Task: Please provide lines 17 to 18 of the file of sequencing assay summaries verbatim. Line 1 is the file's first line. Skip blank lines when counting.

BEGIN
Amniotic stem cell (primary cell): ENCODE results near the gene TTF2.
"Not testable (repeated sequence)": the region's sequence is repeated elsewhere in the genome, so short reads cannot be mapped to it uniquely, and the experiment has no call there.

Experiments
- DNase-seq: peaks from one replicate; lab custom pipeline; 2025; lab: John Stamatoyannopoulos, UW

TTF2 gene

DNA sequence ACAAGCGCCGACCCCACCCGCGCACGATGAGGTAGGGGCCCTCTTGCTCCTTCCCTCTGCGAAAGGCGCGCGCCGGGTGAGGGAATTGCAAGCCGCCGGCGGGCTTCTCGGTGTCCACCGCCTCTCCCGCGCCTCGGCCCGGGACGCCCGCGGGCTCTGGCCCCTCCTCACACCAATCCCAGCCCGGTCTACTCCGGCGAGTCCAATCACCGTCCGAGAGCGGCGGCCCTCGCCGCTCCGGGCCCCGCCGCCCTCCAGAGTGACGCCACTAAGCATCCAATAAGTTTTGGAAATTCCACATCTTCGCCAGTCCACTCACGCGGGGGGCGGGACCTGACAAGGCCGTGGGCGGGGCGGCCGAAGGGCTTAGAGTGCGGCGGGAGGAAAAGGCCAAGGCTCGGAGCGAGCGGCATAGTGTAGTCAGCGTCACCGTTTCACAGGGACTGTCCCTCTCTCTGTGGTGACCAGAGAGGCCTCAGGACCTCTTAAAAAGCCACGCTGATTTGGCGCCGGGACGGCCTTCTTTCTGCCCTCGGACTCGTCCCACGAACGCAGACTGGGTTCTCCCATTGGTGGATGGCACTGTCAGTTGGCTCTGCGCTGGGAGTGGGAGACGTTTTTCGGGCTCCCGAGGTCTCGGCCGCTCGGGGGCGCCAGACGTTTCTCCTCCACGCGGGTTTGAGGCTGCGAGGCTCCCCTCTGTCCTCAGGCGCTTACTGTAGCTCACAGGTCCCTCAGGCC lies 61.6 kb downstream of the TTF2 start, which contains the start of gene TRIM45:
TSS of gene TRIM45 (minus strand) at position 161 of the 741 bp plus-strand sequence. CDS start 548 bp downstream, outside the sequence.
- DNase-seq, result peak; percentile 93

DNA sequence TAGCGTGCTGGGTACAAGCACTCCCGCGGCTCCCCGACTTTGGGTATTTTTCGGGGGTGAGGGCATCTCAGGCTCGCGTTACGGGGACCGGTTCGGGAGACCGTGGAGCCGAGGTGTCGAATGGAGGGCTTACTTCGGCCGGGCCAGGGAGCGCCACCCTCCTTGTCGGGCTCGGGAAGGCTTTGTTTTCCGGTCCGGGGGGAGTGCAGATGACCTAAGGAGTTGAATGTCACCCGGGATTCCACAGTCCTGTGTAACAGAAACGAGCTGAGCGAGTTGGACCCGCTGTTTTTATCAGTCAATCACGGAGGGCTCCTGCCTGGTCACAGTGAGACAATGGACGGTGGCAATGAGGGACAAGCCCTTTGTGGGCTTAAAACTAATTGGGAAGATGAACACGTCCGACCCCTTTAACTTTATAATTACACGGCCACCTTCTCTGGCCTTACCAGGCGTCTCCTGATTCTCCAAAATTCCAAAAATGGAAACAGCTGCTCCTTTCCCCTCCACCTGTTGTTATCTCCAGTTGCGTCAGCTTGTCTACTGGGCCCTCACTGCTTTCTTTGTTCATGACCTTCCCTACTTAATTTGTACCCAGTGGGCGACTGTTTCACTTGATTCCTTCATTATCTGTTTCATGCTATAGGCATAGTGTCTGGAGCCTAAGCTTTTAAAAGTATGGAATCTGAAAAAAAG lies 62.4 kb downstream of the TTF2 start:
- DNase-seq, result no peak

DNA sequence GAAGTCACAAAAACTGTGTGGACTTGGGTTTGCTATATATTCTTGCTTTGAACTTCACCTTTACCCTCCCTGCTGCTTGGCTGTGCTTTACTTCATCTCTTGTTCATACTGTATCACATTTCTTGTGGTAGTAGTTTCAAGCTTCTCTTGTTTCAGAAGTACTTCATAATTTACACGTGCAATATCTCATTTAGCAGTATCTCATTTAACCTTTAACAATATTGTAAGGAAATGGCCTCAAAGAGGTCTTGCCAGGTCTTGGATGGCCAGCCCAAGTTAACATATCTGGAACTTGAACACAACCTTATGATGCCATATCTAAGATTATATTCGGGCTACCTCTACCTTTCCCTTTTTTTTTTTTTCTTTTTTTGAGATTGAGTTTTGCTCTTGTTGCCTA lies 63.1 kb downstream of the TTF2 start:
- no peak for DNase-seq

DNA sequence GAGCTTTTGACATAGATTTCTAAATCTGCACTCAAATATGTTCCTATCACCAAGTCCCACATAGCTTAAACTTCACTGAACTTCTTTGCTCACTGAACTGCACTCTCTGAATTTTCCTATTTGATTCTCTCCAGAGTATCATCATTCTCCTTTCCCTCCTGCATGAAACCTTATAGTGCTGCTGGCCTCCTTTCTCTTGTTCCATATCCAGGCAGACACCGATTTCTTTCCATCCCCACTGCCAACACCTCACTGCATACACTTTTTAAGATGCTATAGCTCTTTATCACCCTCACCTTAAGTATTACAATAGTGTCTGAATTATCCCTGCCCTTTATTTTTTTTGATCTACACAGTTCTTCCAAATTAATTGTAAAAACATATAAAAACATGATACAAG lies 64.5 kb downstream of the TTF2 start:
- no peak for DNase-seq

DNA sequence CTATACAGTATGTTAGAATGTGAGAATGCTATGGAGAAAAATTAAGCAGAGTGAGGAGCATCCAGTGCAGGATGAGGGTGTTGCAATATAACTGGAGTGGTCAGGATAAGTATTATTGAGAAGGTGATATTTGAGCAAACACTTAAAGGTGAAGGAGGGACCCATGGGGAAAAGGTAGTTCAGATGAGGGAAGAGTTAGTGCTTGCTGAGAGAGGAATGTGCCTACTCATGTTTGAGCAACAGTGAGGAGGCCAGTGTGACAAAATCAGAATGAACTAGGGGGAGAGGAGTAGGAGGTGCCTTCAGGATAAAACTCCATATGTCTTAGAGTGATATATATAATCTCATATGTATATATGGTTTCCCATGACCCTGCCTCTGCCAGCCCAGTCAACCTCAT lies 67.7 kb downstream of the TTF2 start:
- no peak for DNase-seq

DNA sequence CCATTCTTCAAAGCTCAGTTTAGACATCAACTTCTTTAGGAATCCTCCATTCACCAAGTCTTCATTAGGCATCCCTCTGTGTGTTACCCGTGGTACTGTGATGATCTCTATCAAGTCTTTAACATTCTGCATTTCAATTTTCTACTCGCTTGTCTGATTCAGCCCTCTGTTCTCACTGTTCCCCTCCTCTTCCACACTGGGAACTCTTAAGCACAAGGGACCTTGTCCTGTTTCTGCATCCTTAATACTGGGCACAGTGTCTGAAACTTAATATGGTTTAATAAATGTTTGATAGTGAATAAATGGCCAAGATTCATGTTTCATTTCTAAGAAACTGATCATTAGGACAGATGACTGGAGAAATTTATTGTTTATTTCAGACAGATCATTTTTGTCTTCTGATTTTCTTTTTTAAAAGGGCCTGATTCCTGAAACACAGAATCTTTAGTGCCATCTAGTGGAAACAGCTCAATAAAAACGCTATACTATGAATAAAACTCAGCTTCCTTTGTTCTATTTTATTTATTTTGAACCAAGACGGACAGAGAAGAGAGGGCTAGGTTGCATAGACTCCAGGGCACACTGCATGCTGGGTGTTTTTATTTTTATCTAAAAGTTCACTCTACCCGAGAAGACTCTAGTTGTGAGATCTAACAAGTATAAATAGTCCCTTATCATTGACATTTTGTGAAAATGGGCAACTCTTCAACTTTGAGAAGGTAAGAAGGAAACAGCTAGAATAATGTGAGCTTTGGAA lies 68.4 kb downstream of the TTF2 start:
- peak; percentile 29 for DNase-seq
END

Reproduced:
DNA sequence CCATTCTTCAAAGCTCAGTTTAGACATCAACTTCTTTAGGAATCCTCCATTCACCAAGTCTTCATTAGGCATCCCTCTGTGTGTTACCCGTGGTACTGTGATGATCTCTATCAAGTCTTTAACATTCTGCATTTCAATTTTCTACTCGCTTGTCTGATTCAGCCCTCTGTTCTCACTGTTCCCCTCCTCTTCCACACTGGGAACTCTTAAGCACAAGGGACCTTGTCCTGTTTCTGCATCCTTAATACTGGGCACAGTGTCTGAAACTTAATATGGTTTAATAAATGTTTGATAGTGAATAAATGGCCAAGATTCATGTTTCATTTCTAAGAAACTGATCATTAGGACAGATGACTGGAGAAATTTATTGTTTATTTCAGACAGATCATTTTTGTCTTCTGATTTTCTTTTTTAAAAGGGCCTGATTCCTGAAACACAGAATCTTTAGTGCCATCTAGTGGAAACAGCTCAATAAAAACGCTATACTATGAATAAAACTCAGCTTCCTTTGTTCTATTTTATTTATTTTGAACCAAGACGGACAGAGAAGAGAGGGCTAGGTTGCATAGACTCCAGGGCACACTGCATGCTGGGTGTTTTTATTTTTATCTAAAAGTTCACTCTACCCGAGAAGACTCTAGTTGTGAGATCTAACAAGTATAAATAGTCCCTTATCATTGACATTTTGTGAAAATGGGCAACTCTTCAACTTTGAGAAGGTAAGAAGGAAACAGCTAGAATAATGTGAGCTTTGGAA lies 68.4 kb downstream of the TTF2 start:
- peak; percentile 29 for DNase-seq